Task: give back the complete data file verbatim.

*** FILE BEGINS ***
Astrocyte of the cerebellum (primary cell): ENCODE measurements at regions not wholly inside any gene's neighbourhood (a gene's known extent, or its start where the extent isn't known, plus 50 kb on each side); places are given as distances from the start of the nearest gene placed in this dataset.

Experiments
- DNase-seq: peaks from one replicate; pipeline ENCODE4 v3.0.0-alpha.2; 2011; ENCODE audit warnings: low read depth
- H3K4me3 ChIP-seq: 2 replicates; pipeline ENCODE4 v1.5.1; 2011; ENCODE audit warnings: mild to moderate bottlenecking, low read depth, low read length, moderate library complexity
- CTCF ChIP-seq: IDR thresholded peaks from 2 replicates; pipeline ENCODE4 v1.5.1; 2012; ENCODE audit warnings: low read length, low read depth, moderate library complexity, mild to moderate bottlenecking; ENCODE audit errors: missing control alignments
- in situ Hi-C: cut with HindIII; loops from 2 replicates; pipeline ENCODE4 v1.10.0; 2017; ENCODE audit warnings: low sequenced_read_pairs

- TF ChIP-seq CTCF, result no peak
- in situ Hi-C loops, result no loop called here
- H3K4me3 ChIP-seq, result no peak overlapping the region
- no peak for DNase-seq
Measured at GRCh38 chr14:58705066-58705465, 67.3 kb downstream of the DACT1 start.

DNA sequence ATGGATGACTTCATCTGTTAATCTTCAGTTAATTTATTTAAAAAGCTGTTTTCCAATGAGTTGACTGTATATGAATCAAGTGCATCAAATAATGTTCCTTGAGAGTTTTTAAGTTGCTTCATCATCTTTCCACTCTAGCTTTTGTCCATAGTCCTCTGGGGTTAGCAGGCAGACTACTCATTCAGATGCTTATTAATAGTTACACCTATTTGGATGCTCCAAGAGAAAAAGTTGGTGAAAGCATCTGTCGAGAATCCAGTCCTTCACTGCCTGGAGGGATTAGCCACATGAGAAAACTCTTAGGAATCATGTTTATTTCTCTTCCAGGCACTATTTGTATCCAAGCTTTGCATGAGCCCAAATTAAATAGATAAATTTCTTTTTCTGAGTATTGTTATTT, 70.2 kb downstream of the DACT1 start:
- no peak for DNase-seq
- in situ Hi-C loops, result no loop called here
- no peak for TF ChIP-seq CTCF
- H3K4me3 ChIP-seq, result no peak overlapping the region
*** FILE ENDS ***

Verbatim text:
Astrocyte of the cerebellum (primary cell): ENCODE measurements at regions not wholly inside any gene's neighbourhood (a gene's known extent, or its start where the extent isn't known, plus 50 kb on each side); places are given as distances from the start of the nearest gene placed in this dataset.

Experiments
- DNase-seq: peaks from one replicate; pipeline ENCODE4 v3.0.0-alpha.2; 2011; ENCODE audit warnings: low read depth
- H3K4me3 ChIP-seq: 2 replicates; pipeline ENCODE4 v1.5.1; 2011; ENCODE audit warnings: mild to moderate bottlenecking, low read depth, low read length, moderate library complexity
- CTCF ChIP-seq: IDR thresholded peaks from 2 replicates; pipeline ENCODE4 v1.5.1; 2012; ENCODE audit warnings: low read length, low read depth, moderate library complexity, mild to moderate bottlenecking; ENCODE audit errors: missing control alignments
- in situ Hi-C: cut with HindIII; loops from 2 replicates; pipeline ENCODE4 v1.10.0; 2017; ENCODE audit warnings: low sequenced_read_pairs

- TF ChIP-seq CTCF, result no peak
- in situ Hi-C loops, result no loop called here
- H3K4me3 ChIP-seq, result no peak overlapping the region
- no peak for DNase-seq
Measured at GRCh38 chr14:58705066-58705465, 67.3 kb downstream of the DACT1 start.

DNA sequence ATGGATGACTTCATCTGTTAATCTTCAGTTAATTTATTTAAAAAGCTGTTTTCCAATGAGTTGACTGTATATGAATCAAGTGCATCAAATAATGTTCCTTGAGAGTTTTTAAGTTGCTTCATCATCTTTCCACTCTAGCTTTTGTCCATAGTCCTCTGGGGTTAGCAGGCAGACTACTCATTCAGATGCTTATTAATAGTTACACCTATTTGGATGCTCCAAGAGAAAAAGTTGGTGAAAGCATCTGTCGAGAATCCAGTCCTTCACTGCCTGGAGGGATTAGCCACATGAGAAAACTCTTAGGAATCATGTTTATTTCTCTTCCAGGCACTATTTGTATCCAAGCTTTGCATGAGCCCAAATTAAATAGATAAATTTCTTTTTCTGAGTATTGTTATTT, 70.2 kb downstream of the DACT1 start:
- no peak for DNase-seq
- in situ Hi-C loops, result no loop called here
- no peak for TF ChIP-seq CTCF
- H3K4me3 ChIP-seq, result no peak overlapping the region